Philip O'Sullivan's Market Musings

Financial analysis from Dublin, Ireland

Posts Tagged ‘Ponzi Scheme

Market Musings 23/9/11

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College deadlines and Arthur’s Day both conspired to prevent me from updating this blog yesterday, which is a pity given the volume of interesting snippets that I’ve come across since Wednesday.

 

I was amused to see this philosophical take on the recent UK riots by the CEO of JD Sports:

 

As the riots showed, there is a strong demand for our products on the High Street

Long-term trends in alcohol consumption is something that has interested me in the past. We’ve seen traditional beers lose market share to spirits, cider and wine for many years now, which has clear implications for the likes of Guinness owner Diageo and Bulmers/Magners owner C&C. This chart from Mike McDonough shows that growth in wine spend in the US has outstripped beer over the past decade.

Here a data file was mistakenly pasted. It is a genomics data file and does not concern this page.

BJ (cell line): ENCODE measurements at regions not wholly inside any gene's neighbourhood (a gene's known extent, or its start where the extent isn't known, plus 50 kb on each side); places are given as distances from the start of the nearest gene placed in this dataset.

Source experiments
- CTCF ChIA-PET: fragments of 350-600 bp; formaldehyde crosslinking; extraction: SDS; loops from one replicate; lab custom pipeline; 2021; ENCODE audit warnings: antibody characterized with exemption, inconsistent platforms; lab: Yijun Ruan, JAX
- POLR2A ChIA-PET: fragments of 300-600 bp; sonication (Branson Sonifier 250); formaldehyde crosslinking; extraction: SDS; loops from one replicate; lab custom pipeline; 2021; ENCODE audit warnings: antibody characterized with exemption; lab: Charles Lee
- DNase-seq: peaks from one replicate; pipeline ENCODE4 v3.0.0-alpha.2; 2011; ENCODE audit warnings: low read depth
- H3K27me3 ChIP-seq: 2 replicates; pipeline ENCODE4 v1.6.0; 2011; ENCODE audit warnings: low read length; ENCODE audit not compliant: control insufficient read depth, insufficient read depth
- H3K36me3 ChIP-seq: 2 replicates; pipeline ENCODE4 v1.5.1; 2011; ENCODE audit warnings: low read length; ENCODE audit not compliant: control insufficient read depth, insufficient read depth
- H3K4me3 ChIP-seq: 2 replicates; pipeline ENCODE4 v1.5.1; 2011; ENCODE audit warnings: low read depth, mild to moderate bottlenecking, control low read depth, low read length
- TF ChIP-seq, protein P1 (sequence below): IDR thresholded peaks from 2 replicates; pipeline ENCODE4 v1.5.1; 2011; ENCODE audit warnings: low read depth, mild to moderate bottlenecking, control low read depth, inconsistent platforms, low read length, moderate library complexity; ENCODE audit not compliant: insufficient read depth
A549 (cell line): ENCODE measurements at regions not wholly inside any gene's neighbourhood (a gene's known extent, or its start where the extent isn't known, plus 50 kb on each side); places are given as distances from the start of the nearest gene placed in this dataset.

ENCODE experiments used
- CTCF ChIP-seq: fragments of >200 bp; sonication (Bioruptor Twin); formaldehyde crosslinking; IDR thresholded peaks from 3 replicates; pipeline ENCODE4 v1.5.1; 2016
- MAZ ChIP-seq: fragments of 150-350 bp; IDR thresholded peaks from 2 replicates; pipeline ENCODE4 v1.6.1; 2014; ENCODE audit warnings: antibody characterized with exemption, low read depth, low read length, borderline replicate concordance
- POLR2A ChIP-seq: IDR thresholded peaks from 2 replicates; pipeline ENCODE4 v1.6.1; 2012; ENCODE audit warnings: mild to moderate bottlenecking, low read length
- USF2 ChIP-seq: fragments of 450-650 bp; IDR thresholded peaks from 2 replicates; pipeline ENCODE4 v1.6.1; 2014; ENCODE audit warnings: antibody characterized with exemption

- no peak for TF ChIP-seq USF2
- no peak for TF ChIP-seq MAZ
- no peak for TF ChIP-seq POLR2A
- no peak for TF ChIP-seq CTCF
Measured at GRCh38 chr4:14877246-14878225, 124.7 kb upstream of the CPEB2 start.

This is an interesting article – BT’s copper wiring is worth more than the group’s enterprise value.

 

Staying with the US, this is a very effective table explaining the US fiscal position in household budget terms. Elsewhere in the States, I note that unemployment among the over-55s stands at levels not seen for six decades.

 

Following on from my last blog, one of my readers sent me this link to some interesting pointers on “Full Tilt Ponzi“.